The house sits unusually deep on the site, creating a courtyard-scale backyard that is defined by large mulberry trees that predate the house. This yard is remembered by all as a visceral space, a place of gathering and socializing, where the person wearing the white would always end up stained purple by falling fruit. The obscured siting of the house is
telling of the private nature of the architect but, ironically, the small rear yard came to be known as a wonderful space for social gatherings. It is in conversations about the gardens that Margaret Way’s unique and substantial influence on the home is brought to life. Her affinity with the Western Australian landscape and endemic plantings, and her interest in local artworks, were a perfect fit for Darryl’s experimentations in the use of local (often rejected) materials – moves that were all highly uncharacteristic and progressive for their time.
Almost office-tower-like in nature, the plan is rational and extremely efficient. A three-by-three bay grid organizes and articulates all the main spaces in a logical sequence, placing all the service functions in the central bays and primary living areas to the north and south.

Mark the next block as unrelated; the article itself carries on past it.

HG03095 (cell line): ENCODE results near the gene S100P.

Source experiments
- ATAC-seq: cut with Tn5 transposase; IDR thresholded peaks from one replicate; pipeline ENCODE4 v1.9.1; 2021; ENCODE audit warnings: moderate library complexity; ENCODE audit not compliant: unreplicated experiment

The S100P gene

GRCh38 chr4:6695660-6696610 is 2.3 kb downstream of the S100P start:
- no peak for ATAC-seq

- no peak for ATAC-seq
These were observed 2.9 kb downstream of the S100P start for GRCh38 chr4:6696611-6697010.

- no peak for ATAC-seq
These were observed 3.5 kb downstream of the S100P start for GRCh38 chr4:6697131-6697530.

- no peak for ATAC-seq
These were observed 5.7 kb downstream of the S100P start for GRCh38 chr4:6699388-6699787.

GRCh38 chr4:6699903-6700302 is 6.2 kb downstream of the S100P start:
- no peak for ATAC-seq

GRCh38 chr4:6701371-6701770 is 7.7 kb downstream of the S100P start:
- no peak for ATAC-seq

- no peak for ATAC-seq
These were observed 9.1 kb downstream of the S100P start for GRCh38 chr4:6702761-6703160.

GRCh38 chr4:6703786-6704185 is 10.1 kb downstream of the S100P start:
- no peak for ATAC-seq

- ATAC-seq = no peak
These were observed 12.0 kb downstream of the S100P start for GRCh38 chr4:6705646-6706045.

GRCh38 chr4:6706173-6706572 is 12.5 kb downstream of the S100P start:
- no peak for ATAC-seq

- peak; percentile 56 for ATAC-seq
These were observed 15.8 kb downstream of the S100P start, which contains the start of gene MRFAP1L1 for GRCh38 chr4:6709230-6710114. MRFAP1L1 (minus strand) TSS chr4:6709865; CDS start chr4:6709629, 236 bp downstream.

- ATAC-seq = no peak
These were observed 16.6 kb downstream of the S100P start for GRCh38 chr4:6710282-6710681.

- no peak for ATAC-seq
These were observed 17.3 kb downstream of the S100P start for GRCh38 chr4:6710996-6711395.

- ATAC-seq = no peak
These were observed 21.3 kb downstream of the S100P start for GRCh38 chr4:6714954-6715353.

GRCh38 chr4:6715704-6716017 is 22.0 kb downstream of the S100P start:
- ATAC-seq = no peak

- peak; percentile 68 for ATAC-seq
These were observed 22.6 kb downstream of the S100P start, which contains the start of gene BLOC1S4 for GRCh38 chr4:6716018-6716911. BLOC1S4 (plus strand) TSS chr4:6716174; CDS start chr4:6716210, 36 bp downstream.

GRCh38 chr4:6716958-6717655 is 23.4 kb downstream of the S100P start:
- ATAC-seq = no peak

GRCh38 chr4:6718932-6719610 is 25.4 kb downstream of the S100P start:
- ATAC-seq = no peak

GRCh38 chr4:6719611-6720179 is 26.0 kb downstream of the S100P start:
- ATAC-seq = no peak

The bedrooms and bathrooms are located upstairs, tucked neatly into the grid formation with the same organizational order. On the ground floor, the living areas establish strong relationships with the gardens to the north and south. These elevations have extensive glass and the exposed brick floors with face brick walls continue seamlessly from outside to inside and vice versa, blurring the threshold between spaces.
The use of jarrah for windows, doors, structure, cabinetwork and ceiling lining produces a singular tonal foundation. Everywhere one looks, the exquisite furniture and artworks further unify the series of spaces. Although the house is small, grandness is achieved through generosity